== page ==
The deeper question has to do with why the nation has to depend on overseas development assistance or ODA’s in the first place. These projects which often require us to purchase equipment from the donor country are little more than industrial policy disguised as foreign assistance. Indeed with the WTO restricting member countries from exercising independent industrial, trade or monetary policies, public sector procurement provides one of the remaining avenues for a nation to foster domestic import replacing industries.

The model I would put up is that of Marikina City under Bayani Fernando. The city’s engineering department under Mayor BF did not contract out its public works projects but produced everything in house, including its quaint looking portalets, traffic signs and street lights. While the city was not one of the richest, it raised revenues through property taxes which were justified by the city’s improvement of roadworks and schools. Fiscal independence was integral to its development.

Unfortunately, calls for a fiscal adjustment plan that would lead to greater fiscal independence seem to be falling on deaf ears as the administration continues to believe in its ability to attract private investors to supply public infrastructure. The idea is that a user pays principle trumps the socializing of public investment. The problem with that is that along with user pays, PPP’s also introduce the notion of a fair market return for the private investor.

It would be possible, under an alternative situation, for the government to fund the construction of public infrastructure projects and recover its investment by charging users without resorting to a private operator model. Under such a set-up, users would not have to pay as much, as the government would not require a fair market rate of return.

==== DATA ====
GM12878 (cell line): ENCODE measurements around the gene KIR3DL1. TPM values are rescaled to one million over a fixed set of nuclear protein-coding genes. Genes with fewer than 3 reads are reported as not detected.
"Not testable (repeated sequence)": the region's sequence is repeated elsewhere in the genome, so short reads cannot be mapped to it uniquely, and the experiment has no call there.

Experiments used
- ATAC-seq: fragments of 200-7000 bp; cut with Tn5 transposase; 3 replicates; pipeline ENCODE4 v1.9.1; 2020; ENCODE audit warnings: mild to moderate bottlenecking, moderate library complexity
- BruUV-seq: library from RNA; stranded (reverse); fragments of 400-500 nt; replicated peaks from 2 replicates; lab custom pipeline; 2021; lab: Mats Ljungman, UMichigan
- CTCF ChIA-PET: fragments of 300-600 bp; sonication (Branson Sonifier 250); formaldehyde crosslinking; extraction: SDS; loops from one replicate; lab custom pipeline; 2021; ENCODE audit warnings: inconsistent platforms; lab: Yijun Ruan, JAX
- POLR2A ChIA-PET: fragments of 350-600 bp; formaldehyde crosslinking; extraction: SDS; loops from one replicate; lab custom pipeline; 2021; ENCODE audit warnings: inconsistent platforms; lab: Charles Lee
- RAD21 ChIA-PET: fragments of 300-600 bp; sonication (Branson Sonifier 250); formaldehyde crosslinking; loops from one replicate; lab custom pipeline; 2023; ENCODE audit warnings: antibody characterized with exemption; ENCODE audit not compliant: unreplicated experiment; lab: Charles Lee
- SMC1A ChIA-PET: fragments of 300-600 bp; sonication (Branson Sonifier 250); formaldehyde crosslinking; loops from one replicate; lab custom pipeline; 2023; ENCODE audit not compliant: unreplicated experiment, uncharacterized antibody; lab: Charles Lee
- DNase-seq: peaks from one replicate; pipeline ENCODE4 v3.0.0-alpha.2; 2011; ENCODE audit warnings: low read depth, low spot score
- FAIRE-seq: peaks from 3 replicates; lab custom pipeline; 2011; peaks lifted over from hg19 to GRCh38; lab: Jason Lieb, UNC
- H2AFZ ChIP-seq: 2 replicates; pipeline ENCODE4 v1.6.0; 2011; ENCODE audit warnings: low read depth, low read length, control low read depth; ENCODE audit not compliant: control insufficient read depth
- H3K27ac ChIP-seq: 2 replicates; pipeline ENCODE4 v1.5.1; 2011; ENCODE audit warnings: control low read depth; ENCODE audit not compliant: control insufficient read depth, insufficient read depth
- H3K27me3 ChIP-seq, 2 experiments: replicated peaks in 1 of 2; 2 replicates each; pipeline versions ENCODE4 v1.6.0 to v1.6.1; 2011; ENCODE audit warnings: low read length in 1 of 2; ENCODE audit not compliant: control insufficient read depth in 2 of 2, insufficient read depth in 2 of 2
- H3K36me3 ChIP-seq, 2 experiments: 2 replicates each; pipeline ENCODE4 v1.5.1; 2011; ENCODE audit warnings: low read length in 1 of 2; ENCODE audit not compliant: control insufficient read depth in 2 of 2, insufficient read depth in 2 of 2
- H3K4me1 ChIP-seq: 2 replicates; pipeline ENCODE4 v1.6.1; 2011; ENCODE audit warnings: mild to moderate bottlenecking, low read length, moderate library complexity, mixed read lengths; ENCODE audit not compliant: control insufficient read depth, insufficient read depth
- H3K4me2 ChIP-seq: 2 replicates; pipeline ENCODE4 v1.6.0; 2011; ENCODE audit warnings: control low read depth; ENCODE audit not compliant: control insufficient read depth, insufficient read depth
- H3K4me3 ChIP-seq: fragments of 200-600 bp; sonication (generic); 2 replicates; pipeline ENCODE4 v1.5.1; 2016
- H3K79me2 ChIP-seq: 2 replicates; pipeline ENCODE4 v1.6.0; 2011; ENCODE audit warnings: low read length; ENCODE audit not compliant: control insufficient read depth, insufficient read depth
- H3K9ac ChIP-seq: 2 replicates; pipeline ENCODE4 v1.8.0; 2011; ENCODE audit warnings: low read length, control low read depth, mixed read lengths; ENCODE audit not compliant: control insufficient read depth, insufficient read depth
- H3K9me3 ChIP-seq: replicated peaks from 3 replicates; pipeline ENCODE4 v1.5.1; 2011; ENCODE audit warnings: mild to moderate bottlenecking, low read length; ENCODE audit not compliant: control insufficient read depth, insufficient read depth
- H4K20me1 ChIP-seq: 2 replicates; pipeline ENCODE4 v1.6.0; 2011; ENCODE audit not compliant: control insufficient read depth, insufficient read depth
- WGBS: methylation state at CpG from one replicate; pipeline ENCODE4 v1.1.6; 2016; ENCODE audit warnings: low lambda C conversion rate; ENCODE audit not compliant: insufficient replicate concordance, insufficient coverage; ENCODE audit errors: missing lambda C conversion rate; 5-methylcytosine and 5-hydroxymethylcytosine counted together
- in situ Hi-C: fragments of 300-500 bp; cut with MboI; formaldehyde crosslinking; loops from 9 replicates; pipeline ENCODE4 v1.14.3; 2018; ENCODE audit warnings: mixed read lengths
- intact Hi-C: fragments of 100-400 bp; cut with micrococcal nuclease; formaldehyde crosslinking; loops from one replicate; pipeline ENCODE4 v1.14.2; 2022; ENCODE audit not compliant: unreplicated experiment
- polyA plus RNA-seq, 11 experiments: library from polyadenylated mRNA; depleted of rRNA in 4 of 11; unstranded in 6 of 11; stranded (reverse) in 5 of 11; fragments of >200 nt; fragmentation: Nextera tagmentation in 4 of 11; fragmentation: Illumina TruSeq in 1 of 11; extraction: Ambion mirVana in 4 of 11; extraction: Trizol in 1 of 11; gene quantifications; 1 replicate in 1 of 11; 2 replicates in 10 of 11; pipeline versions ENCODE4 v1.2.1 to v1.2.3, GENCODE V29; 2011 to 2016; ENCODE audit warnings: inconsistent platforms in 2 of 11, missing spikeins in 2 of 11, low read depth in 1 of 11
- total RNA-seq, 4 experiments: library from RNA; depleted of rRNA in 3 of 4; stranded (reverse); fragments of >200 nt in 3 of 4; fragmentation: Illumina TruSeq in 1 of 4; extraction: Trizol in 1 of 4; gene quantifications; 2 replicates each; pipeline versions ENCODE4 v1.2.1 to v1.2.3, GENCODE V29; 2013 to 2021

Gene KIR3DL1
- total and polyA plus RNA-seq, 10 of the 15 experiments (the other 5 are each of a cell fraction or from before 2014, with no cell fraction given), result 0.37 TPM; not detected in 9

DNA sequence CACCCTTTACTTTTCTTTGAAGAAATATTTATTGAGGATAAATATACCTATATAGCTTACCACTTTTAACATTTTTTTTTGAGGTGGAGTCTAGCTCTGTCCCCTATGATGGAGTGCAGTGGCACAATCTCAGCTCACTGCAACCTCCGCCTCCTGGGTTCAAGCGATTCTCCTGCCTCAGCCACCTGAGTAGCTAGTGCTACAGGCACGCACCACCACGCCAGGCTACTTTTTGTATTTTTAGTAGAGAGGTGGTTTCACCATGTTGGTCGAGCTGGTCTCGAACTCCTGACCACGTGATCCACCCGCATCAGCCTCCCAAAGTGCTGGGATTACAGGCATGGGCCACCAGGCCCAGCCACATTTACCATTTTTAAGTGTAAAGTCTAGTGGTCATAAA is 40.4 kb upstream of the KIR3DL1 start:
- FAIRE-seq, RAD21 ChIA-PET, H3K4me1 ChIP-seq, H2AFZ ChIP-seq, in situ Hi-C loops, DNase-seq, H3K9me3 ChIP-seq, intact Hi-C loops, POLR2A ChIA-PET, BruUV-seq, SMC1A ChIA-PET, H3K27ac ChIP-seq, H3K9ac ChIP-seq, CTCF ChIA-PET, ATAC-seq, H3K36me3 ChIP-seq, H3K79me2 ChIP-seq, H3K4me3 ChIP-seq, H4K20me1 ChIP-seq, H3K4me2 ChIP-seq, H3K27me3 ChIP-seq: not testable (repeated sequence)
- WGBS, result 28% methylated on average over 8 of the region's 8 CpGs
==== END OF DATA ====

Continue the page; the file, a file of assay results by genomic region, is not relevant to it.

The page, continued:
The social contract

The modern imagining of the concept of sovereignty comes from reflections on the relationship between individuals and their government. This led to an “intellectual device” known as the social contract. According to one definition, the “(s)ocial contract arguments assert that individuals unite into political societies by a process of mutual consent, agreeing to abide by common rules and accept corresponding duties to protect themselves and one another from violence and other kinds of harm.”

For the nation to maintain its territorial integrity, and protect its off-shore assets in the South China Sea from invasion, it will have to increase its military budget. Australia has already announced that it will increase its deployment of defence assets off its northern and western shores to secure its oil and gas reserves. The move comes while it also contemplates increased US military presence on its own bases. This is in anticipation of the rising influence of resource hungry China in the region.

For the government to provide security and basic social services to the people in a way that enables them to be productive citizens, it will have to become more efficient and competent in acquiting its resources. One of the things hindering the present government from doing what it intends appears to be its fear, some would say paranoia, that a lot of its spending goes to line the pockets of corrupt officials.

This distrust has created bottlenecks in the expenditure program which has hampered development spending of late. If as PNoy stated the Philippines has become graft free, it would be partly because his government in its first year has withheld spending from most of its line agencies with only the military and police agencies being spared.

Finally, and perhaps as a parting shot, let me say that if the nation is to be more mature, one would imagine there to be no need for petty partisan politics during national celebrations such as June the 12th. The use of folksy street parlance to settle personal political gripes denigrates the solemnity of the occasion. For me, the day when we as a people can mark such important dates in our history without our leaders resorting to snide remarks and bickering of this sort will be the day that our nation truly becomes free.